Stored Magnetic Energy - Inductor Circuit


by Bryon
Tags: circuit, energy, inductor, magnetic, stored
Bryon
Bryon is offline
#1
Mar28-11, 12:09 PM
P: 99
1. The problem statement, all variables and given/known data
In the above circuit, the EMF from the battery is 12 V and the resistor has a resistance is 6.6 Ω. The inductor consists of a long, thin cylindrical coil of wire with 30000 turns, a radius of 5 cm and a length of 61 cm.

Answer the following questions for a time 1.4 seconds after the battery has been connected.

(c) How much energy has been delivered by the battery up to this point?


2. Relevant equations
U = 0.5LI^2

∫Udt from 0 to 1.4s

3. The attempt at a solution

I found the inductance and the current for the 1st two parts of the problem:

(a) What is the inductance of the solenoid? 14.56171141 H
(b) What is the current through the battery? 0.8542201 A

I plugged in the numbers to find the energy: U =0.5*14.56171141*(0.8542201^2) = 10.62556402 J

Then I think that you would have to integrate over time from 0 to 1.4s which gave me a result of 7.4378948 J.

It did not like the answer. Any suggestions?
Phys.Org News Partner Science news on Phys.org
Better thermal-imaging lens from waste sulfur
Hackathon team's GoogolPlex gives Siri extra powers
Bright points in Sun's atmosphere mark patterns deep in its interior
cupid.callin
cupid.callin is offline
#2
Mar28-11, 12:34 PM
P: 1,135
you know the eqn of current in circuit at some time t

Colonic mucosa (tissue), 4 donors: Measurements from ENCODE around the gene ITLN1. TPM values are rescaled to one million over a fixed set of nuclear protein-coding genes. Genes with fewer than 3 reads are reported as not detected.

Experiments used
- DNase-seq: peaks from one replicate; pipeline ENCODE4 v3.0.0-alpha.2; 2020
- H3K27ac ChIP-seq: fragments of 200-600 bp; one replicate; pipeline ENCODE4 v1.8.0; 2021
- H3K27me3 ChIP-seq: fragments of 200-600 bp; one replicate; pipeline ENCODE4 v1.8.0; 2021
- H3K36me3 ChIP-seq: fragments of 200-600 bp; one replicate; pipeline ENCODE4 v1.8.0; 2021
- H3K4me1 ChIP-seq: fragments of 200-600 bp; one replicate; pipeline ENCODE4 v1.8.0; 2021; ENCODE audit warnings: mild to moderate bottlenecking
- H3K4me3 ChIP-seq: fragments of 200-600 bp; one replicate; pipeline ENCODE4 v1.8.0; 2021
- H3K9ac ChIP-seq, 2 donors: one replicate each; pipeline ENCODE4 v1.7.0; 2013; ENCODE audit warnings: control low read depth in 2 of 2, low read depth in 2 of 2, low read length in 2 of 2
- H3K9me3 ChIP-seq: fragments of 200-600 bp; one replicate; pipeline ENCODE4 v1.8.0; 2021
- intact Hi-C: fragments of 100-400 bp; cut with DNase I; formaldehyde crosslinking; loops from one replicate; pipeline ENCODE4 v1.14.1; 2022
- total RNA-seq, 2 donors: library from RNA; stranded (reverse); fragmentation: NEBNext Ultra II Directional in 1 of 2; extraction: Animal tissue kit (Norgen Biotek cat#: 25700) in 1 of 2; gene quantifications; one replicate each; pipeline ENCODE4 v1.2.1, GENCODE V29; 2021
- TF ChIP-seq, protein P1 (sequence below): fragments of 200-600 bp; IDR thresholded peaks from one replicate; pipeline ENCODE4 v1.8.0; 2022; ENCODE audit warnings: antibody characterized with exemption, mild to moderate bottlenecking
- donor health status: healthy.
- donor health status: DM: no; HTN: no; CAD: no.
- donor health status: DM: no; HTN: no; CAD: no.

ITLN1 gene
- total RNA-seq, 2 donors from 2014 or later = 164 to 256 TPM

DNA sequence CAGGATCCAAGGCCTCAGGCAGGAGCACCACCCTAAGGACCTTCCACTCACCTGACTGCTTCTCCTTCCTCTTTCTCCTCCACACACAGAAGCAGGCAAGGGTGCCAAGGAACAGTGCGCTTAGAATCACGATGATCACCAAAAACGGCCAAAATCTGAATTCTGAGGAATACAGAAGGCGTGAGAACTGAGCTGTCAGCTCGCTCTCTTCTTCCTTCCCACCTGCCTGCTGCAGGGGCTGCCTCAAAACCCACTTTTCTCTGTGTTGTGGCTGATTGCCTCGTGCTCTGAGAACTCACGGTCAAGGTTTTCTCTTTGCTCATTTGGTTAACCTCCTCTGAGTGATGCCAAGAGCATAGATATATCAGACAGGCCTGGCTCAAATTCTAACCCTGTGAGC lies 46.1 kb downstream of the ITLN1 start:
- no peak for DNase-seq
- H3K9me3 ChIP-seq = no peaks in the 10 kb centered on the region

use it to find the charge flown through battery ... q = ∫i dt
where t changes from 0 to 1.4

now work done by battery = Q(EMF) = energy delivered
Bryon
Bryon is offline
#3
Mar29-11, 07:52 AM
P: 99
Do I just inetrate (V/R)*(1-e^(Rt/L))? Its the only thing i can think of now that will be of any help. I tried to figure this one out from the hints you gave me but no luck.

gneill
gneill is offline
#4
Mar29-11, 08:27 AM
Mentor
P: 11,416

Stored Magnetic Energy - Inductor Circuit


Quote Quote by Bryon View Post
Do I just inetrate (V/R)*(1-e^(Rt/L))? Its the only thing i can think of now that will be of any help. I tried to figure this one out from the hints you gave me but no luck.
You have the expression for the current with respect to time. That's the current that is being delivered by the battery to the circuit. Do you know what the instantaneous power (watts) delivered by the battery is?
Bryon
Bryon is offline
#5
Mar29-11, 08:39 AM
P: 99
Yes, it is P=V*I(t). So, when I find the total current over time I can just plug it in to that!
gneill
gneill is offline
#6
Mar29-11, 08:54 AM
Mentor
P: 11,416
Quote Quote by Bryon View Post
Yes, it is P=V*I(t). So, when I find the total current over time I can just plug it in to that!
Yup. Integrate the power to find the total energy delivered.
cupid.callin
cupid.callin is offline
#7
Mar29-11, 08:58 AM
P: 1,135
Quote Quote by gneill View Post
Yup. Integrate the power to find the total energy delivered.
But same is integrate current and then multiply by V

both methods seems different but are same, right?
Bryon
Bryon is offline
#8
Mar29-11, 09:01 AM
P: 99
Thanks for the help! I see if i can get it in a bit!
gneill
gneill is offline
#9
Mar29-11, 09:02 AM
Mentor
P: 11,416
Yes; in this case the voltage is constant, so it can be "pulled out of" the integral.


Register to reply

Related Discussions
The energy stored in an inductor Electrical Engineering 6
Energy Stored In a Magnetic Coupled Circuit Engineering, Comp Sci, & Technology Homework 0
energy stored in an inductor Introductory Physics Homework 7
How much of this energy is stored in the magnetic field of the inductor? Introductory Physics Homework 2
Magnetic field stored in an inductor? Classical Physics 0